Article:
In July 1993, the great Celtic’s basketball star Reggie Lewis, collapsed and suddenly died on a basketball court during an off-season practice at Brandeis University. The cause of Lewis’ death was diagnosed as sudden cardiac death, also known as S-C-D. Lewis was 27-years old, a husband, father and community leader. That was 23-years ago.

On average…every three days a young competitive athlete in the U.S. succumbs to S-C-D, according to the Journal Circulation.

Dr. Gian Corrado, head team physician at Northeastern University, and Associate Fellowship Director for Sports Medicine at Boston Children’s hospital, discussed with WGBH host Bob Seay his recent development for new pre-participation screening for athletes using portable ultra-sound technology.

Dr. Corrado says, “traditionally athletes are screened through a physical and risk factors, and if there are no red flags, generally a doctor clears them to play which is a poor screening method.”  

In the past, other screenings have included employing the use of EKG’s, an electrocardiogram, a test that checks for problems with the electrical activity of your heart, which Dr. Corrado says often has many false positive and can be expensive.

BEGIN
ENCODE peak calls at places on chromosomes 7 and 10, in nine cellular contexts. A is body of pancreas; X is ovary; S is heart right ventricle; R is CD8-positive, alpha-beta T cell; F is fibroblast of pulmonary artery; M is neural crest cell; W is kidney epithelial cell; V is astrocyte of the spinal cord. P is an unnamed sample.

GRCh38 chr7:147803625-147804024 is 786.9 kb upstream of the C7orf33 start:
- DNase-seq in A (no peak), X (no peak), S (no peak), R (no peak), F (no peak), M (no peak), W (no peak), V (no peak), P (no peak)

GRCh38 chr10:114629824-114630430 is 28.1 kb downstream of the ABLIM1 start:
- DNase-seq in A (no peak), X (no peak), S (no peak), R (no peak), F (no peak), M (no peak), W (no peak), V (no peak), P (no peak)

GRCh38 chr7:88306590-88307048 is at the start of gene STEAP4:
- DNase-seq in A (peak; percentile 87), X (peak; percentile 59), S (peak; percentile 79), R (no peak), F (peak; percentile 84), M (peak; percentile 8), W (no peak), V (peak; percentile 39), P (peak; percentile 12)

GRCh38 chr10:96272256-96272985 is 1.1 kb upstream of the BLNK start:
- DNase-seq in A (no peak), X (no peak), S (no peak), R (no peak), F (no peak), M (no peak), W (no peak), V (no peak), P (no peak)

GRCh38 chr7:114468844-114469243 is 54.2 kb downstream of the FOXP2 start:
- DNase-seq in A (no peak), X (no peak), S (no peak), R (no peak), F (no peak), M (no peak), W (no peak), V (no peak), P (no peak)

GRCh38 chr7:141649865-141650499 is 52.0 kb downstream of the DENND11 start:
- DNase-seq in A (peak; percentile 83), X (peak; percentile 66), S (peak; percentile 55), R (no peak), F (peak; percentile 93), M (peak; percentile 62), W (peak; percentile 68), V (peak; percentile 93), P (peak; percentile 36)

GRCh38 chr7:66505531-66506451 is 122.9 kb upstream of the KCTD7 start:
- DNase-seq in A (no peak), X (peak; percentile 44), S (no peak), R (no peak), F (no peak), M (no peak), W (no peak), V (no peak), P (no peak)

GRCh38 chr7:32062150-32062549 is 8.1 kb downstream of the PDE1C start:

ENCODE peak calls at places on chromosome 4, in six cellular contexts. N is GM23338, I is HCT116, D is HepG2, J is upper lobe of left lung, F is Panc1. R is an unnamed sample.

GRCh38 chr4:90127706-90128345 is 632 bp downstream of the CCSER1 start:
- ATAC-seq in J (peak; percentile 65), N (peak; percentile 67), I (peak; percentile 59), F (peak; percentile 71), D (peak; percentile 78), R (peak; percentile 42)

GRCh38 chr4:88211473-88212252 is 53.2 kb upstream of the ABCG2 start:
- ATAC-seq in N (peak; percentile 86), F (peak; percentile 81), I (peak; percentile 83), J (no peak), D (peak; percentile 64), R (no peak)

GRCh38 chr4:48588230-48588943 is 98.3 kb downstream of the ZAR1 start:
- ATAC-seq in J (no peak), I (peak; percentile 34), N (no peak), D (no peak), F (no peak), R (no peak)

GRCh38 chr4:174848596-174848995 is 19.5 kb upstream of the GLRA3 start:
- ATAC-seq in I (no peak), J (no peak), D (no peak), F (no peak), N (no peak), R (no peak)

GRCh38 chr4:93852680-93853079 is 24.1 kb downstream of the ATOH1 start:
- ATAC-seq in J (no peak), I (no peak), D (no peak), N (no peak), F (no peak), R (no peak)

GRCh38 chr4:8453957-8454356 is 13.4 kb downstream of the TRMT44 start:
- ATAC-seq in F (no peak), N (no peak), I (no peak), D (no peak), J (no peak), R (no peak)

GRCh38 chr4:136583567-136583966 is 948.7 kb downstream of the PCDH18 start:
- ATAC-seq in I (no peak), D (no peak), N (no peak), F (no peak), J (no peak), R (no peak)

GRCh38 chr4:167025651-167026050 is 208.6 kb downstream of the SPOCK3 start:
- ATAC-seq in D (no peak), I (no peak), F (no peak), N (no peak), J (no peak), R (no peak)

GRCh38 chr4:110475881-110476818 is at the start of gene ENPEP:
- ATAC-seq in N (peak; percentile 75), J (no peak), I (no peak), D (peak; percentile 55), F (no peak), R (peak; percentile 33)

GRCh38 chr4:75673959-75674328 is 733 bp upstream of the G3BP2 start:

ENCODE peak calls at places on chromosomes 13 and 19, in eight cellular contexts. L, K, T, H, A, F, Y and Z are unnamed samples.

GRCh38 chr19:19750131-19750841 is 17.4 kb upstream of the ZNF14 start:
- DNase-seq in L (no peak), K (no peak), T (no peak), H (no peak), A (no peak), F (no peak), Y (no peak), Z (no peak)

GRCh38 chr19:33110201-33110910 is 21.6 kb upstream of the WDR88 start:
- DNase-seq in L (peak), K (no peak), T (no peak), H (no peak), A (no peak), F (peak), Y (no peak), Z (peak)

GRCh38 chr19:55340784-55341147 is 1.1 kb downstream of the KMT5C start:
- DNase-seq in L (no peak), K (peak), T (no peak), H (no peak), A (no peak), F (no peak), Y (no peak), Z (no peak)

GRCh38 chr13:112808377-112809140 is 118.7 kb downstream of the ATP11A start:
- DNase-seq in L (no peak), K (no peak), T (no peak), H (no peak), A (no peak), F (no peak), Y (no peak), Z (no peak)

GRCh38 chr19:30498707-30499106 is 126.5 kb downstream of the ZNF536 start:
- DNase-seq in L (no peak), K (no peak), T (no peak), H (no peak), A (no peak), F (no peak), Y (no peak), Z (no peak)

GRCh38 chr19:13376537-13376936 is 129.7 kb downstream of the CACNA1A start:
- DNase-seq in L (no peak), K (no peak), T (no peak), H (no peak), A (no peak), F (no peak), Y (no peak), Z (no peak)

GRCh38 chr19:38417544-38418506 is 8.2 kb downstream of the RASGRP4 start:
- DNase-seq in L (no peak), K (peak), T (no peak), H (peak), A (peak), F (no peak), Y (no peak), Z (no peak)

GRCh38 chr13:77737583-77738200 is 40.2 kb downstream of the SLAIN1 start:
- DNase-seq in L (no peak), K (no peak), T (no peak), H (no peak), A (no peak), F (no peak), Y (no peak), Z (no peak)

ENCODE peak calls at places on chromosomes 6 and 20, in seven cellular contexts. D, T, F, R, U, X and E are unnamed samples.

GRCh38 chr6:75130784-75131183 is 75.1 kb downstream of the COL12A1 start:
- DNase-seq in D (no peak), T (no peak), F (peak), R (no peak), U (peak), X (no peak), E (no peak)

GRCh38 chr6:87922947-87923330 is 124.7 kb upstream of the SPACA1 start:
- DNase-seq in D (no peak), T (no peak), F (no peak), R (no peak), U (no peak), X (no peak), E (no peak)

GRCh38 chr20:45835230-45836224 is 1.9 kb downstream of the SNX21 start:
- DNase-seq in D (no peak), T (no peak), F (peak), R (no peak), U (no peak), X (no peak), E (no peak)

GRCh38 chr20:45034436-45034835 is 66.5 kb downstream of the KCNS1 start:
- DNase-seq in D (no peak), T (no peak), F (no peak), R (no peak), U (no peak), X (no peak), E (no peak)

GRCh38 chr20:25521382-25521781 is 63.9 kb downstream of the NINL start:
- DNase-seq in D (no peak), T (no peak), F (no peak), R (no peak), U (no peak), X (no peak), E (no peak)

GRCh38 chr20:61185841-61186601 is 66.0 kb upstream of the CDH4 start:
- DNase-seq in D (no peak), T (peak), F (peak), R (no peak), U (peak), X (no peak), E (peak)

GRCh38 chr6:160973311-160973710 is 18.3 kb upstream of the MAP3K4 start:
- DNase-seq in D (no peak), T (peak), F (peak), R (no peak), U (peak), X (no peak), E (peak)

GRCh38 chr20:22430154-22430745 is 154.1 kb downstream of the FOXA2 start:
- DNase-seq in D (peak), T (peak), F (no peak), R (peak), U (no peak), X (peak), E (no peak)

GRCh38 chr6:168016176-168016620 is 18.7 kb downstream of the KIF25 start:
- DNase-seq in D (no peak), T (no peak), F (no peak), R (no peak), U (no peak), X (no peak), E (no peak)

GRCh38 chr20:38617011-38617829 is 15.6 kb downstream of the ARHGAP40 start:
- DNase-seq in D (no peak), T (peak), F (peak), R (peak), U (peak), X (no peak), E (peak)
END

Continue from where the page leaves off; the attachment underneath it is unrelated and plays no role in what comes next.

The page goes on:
Dr. Corrado tells Seay that using portable ultra-sound technology.

This newer technology of using portable ultrasounds is rapidly growing because it's very portable, easy to use and inexpensive.

This newer technology of using portable ultrasounds is rapidly growing because it’s very portable, easy to use and inexpensive. He says the equipment, which are as small as a probe and a laptop. is convenient and can be brought anywhere. It’s all about access. He says the cost is minimal or about as costly as using his stethoscope.

To learn more about Dr. Corrado’s development and research... listen to the entire interview with WGBH host Bob Seay and click on the attached hyperlink’s.